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Quantum field of magnet

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Quantum field of a magnet, side view, as shown by the superparamagnetic ferrolens.[1][2][3] The inner theta θ pattern, shows the lowest potential flux of the field of the magnet. Its Bloch domain wall is indicated at the middle.

Quantum field of a magnet refers to the characteristic field pattern of a magnet shown when observed with a superparamagnetic ferrolens.[1][2][3][4]

Classical ferromagnetic iron filings visualization method of the field of a magnet.

The quantum field image of magnets shown, includes also visual information about their domain wall or else Bloch wall which is considered as a quantum effect therefore the name "Quantum field of magnet" is given when it is observed via the ferrolens. Other alternative magnetic field visualization methods using ferromagnetism are not showing this kind of information.[1][5]

Relative hard ferromagnetic materials and macroscopic sensors with a large magnetic anisotropy[6][7] K and very low magnetic reluctance like iron when used in magnetic field mapping applications show the highest magnetic potential imprint of the field of a magnet.

However, there is a second existing at the quantum level, lowest, ground state (i.e. domain wall) magnetic potential field pattern around every magnet where magnetic flux circulates on two distinct and separate hemispheres as shown by the ferrolens.[1][2][3] Each magnetic hemisphere is residing on each pole of the magnet. The two hemispheres are placed back to back and joined tangent to the domain wall of the magnet, resembling the Greek letter theta θ. Gyromagnetic ratio γ of magnet is preserved in this new field geometry observed since it consists essentially of two joined hemispheres making up a sphere.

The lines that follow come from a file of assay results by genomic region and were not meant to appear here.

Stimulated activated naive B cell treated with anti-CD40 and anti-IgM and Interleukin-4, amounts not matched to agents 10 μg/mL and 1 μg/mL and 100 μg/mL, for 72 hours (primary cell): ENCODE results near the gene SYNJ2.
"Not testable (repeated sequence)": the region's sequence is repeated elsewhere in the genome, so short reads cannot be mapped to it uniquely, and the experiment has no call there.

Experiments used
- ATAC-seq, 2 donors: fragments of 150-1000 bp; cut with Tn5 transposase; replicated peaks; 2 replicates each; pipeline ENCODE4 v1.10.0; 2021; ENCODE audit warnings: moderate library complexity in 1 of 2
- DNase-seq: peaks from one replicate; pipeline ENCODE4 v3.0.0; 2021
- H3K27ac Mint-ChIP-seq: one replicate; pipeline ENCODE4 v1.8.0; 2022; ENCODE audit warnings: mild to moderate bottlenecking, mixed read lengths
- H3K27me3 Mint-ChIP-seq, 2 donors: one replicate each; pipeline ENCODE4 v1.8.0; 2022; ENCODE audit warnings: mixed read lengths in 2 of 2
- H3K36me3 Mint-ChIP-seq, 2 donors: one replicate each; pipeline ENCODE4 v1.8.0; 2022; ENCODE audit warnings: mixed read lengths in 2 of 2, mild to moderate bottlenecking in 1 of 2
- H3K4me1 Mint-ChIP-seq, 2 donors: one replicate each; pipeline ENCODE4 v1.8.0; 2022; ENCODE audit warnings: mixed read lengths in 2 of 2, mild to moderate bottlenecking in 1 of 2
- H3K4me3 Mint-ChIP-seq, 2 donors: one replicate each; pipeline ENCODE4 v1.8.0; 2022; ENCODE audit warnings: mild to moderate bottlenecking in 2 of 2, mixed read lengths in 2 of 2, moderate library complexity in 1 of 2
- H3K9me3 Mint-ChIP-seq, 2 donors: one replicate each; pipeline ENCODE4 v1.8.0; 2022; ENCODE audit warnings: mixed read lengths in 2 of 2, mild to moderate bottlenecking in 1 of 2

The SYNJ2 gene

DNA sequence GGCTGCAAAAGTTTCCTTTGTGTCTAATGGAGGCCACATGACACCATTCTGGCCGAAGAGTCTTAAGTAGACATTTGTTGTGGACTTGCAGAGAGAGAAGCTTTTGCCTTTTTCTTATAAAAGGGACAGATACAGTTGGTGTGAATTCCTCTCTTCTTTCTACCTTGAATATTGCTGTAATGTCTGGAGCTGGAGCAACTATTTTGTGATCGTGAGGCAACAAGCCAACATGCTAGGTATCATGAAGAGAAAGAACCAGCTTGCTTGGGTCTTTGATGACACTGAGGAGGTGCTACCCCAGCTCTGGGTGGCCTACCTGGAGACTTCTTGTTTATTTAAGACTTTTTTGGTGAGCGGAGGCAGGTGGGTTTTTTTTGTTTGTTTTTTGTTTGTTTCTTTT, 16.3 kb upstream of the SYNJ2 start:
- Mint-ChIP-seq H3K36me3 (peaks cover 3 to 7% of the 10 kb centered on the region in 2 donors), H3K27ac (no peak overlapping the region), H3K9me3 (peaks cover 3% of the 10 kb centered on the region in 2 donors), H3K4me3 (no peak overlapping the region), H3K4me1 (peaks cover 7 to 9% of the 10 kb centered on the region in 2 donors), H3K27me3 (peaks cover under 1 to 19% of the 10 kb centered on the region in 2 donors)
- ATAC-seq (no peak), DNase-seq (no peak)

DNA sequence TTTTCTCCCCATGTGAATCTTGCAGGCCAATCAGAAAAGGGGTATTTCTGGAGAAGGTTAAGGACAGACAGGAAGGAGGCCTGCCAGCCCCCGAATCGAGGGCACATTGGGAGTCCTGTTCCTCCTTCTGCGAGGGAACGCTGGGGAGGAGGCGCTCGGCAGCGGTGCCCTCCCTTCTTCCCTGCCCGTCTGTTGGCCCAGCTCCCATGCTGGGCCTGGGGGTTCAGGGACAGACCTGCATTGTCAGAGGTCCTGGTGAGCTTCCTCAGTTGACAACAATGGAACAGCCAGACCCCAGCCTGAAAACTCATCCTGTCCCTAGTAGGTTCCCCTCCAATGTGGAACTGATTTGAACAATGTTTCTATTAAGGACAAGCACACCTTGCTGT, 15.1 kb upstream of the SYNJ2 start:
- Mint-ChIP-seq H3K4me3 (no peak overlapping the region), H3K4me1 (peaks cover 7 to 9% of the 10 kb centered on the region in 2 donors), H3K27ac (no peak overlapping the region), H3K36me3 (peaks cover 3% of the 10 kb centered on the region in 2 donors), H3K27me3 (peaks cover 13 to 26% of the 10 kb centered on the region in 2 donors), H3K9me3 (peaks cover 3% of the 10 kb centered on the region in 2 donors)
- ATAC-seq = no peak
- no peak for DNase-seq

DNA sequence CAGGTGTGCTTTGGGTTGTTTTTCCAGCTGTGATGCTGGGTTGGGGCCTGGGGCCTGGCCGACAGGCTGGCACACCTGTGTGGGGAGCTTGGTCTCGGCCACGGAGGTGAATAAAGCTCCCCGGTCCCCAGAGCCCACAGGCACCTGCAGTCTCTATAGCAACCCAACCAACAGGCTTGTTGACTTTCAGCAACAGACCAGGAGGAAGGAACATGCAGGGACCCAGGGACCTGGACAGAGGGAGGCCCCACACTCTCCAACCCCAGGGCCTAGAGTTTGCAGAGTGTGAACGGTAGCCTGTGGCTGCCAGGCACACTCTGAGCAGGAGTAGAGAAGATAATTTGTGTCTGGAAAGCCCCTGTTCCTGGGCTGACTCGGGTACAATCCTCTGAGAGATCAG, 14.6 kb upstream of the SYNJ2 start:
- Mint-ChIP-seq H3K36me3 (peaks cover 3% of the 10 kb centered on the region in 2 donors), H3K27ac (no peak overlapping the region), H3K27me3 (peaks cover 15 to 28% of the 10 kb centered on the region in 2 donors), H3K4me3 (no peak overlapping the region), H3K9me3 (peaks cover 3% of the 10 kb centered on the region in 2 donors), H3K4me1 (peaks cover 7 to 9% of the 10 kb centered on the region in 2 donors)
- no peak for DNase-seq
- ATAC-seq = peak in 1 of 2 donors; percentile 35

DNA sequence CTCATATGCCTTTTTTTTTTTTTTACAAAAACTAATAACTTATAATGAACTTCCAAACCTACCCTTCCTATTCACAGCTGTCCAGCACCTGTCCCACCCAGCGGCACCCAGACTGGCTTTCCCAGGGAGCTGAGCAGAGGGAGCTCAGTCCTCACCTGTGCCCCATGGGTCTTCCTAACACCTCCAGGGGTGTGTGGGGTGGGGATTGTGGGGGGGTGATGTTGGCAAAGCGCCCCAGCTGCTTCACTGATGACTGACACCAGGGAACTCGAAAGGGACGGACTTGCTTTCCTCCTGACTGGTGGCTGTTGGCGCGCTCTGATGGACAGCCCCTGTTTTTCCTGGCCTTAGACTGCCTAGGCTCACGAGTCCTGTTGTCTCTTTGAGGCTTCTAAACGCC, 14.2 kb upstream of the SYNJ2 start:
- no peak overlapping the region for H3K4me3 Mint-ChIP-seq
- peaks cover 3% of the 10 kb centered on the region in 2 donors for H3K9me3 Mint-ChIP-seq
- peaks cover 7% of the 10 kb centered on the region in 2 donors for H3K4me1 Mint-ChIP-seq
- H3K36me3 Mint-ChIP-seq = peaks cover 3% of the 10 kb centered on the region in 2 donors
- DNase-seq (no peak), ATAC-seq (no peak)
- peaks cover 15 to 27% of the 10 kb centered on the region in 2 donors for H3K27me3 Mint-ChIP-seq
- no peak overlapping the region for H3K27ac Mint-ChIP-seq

Soft magnetic materials and quantum, nanosized sensors with lower magnetic anisotropy[8][9] in a superparamagnetic configuration like a magnetite Fe3O4 diluted in an hydrocarbon based or water based carrier solution, thin film of ferrofluid, are able to show as demonstrated, in real-time the quantum field image of a magnet. In general the Quantum Field of Magnets (QFM) is attributed to the Quantum Decoherence phenomenon.

References[edit | edit source]

  1. 1.0 1.1 1.2 1.3 Markoulakis, Emmanouil; Konstantaras, Antonios; Antonidakis, Emmanuel (2018). "The quantum field of a magnet shown by a nanomagnetic ferrolens". Journal of Magnetism and Magnetic Materials. 466: 252–259. arXiv:1807.08751. doi:10.1016/j.jmmm.2018.07.012. ISSN 0304-8853.
  2. 2.0 2.1 2.2 Michael Snyder and Johnathan Frederick (June 18, 2008). "Photonic Dipole Contours of a Ferrofluid Hele-Shaw Cell". Chrysalis: The Murray State University Journal of Undergraduate Research.
  3. 3.0 3.1 3.2 Tufaile, Alberto; Vanderelli, Timm A.; Tufaile, Adriana Pedrosa Biscaia (2017). "Light Polarization Using Ferrofluids and Magnetic Fields". Advances in Condensed Matter Physics. 2017: 1–7. doi:10.1155/2017/2583717. ISSN 1687-8108.
  4. Metlov, Konstantin L. (2005). "Cross-Tie Domain Wall Ground State in Thin Films". Journal of Low Temperature Physics. 139 (1): 207–219. doi:10.1007/s10909-005-3924-1. ISSN 0022-2291.
  5. Peshkin, Murray; Talmi, Igal; Tassie, Lindsay J (1961). "The quantum mechanical effects of magnetic fields confined to inaccessible regions". Annals of Physics. 12 (3): 426–435. Bibcode:1961AnPhy..12..426P. doi:10.1016/0003-4916(61)90069-0. ISSN 0003-4916.
  6. Hanson, M.; Johansson, C.; Morup, S. (1993). "The influence of magnetic anisotropy on the magnetization of small ferromagnetic particles". Journal of Physics: Condensed Matter. 5 (6): 725. Bibcode:1993JPCM....5..725H. doi:10.1088/0953-8984/5/6/009. ISSN 0953-8984.
  7. Graham, C. D. (1958). "Magnetocrystalline Anisotropy Constants of Iron at Room Temperature and Below". Physical Review. 112 (4): 1117–1120. Bibcode:1958PhRv..112.1117G. doi:10.1103/PhysRev.112.1117.
  8. Chantrell, R.W.; Tanner, B.K.; Hoon, S.R. (1983). "Determination of the magnetic anisotropy of ferrofluids from torque magnetometry data". Journal of Magnetism and Magnetic Materials. 38 (1): 83–92. Bibcode:1983JMMM...38...83C. doi:10.1016/0304-8853(83)90106-3. ISSN 0304-8853.
  9. Řezníček, R; Chlan, V; Štěpánková, H; Novák, P; Maryško, M (2012-01-06). "Magnetocrystalline anisotropy of magnetite". Journal of Physics: Condensed Matter. 24 (5): 055501. Bibcode:2012JPCM...24e5501R. doi:10.1088/0953-8984/24/5/055501. ISSN 0953-8984.

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